Global health is complicated. We knew this already, true, but a new study on cholera and river flows brings home that complexity in all its inexplicable glory. While we once assumed that warmer water meant more cholera – a grim portent of widespread cholera in a future of climate change – it seems that instead cholera has a complicated relationship with river flows.

The research, published on August 3 in the American Journal of Tropical Medicine and Hygiene looks at the connection between rivers, cholera, and ocean plankton. Phytoplankton are tiny microscopic organisms that live in the ocean. When they die, they are eaten by other organisms – zooplankton. Zooplankton and cholera go together. Warmer water temperatures mean phytoplankton death, zooplankton feasts, and cholera bacteria proliferation – exactly what we need to complement the ecological devastation of the oceans. Or so we thought. But new data has shown sea temperatures are rising and phytoplankton doesn’t die. What’s up?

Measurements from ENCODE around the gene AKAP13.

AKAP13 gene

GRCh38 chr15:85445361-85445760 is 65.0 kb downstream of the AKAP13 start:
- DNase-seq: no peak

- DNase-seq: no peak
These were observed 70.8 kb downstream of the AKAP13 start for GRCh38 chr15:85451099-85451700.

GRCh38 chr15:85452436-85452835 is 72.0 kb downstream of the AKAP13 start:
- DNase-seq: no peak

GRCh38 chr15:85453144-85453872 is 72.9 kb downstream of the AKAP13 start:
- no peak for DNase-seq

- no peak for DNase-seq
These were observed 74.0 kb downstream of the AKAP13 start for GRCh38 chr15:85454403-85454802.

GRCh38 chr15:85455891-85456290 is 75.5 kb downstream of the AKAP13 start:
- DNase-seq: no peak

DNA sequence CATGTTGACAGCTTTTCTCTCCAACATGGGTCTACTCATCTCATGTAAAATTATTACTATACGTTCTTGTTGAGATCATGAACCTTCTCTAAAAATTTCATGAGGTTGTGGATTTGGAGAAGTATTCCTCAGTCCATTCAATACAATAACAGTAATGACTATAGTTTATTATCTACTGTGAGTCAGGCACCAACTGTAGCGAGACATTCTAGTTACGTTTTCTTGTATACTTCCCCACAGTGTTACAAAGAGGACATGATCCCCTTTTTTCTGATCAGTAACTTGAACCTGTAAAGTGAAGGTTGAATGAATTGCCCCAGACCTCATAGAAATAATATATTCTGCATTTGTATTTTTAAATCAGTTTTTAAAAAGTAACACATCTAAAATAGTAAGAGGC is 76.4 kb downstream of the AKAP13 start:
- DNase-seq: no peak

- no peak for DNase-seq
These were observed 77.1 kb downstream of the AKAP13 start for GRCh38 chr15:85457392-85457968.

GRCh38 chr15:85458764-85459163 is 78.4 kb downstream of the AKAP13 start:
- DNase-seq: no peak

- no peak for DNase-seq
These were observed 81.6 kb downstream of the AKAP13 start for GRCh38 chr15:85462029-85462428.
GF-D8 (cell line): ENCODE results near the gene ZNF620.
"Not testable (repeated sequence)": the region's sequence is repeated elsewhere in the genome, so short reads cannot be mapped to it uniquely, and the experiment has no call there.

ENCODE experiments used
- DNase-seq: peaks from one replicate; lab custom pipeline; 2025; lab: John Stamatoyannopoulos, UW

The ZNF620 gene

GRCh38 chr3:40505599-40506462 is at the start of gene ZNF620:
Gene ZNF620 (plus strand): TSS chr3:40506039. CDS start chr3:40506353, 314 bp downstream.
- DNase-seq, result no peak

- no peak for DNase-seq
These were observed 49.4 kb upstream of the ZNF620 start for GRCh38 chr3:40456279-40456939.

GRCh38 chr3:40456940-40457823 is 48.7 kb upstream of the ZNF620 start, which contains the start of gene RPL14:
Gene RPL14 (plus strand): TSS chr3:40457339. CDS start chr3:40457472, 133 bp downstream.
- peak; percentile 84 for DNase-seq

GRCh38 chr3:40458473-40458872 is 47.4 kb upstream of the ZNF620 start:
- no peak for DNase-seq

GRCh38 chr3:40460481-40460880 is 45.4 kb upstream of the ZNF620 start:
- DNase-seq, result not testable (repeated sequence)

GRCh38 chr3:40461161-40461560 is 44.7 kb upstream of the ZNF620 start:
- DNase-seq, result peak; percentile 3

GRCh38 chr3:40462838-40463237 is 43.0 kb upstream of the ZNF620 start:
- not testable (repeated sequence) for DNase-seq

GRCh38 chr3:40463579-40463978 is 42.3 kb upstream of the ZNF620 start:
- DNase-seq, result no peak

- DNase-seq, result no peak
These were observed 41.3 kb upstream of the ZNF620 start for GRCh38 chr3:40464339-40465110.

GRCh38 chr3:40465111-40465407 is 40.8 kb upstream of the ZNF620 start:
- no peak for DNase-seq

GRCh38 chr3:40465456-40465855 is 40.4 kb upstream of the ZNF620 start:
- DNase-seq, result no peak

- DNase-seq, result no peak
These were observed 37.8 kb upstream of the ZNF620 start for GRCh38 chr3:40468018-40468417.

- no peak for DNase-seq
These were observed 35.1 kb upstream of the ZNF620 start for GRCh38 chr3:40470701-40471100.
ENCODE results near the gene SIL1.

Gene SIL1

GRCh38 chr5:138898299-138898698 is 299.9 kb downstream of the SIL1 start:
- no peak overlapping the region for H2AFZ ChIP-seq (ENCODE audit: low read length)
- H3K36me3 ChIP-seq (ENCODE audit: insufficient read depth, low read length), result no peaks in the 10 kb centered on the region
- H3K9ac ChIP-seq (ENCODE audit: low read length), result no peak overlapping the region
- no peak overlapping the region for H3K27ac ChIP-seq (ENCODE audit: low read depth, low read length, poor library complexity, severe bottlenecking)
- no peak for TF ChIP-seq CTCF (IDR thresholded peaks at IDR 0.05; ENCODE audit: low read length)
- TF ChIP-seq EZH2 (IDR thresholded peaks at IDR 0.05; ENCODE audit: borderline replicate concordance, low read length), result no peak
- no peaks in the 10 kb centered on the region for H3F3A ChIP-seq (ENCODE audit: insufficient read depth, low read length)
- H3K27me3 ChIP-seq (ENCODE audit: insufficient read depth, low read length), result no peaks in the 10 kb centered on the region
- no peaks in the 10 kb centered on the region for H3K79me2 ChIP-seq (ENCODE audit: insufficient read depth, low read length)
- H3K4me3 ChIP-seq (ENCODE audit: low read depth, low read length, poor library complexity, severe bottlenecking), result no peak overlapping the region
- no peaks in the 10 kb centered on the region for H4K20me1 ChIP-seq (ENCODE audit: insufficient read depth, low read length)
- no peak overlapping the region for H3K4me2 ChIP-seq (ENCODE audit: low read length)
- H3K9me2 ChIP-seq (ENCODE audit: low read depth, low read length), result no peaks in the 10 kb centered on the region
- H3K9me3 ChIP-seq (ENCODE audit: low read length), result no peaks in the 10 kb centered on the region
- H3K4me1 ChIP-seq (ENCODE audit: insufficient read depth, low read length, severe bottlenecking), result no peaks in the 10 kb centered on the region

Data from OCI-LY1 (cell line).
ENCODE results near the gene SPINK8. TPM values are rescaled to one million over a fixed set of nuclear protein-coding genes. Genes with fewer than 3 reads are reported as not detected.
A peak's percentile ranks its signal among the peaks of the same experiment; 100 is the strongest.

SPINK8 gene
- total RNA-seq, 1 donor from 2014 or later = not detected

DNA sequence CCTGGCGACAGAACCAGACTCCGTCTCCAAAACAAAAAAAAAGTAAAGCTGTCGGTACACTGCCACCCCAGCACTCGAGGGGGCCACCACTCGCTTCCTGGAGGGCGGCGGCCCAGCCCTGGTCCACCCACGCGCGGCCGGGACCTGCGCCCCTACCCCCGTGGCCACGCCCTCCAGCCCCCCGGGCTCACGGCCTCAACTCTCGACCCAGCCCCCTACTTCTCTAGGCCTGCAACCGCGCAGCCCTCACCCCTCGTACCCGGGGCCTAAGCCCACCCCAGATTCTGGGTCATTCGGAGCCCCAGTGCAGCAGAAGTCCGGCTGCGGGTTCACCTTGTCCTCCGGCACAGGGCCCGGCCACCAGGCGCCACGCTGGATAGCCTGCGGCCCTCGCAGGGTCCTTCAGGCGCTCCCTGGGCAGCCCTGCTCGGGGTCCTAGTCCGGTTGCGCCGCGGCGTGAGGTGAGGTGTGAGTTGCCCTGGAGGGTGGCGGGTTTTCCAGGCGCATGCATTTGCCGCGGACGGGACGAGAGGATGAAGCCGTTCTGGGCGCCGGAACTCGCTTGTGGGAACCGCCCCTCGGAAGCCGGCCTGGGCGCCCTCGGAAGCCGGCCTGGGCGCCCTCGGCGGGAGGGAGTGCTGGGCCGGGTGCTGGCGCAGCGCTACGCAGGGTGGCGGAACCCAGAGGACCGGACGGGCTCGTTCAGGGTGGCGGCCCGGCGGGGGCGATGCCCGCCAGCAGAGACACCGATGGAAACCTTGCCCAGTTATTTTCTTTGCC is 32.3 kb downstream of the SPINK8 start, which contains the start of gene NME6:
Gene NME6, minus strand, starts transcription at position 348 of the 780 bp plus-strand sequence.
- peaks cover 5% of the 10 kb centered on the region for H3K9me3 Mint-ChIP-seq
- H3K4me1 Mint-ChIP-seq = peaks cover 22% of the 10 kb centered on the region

Here’s what the new study tells us: large river discharges into the ocean cause phytoplankton die-off and the resulting increase in cholera bacteria. So the rising ocean temperatures are not an automatic guarantee of cholera expansion. Global warming can still cause flooding and river flows, so we’re not cholera-immune. But it’s a different process.

This also casts an interesting light on Haiti’s cholera. We know that the earthquake affected Haitian rivers. That may well be what triggered the cholera outbreak.

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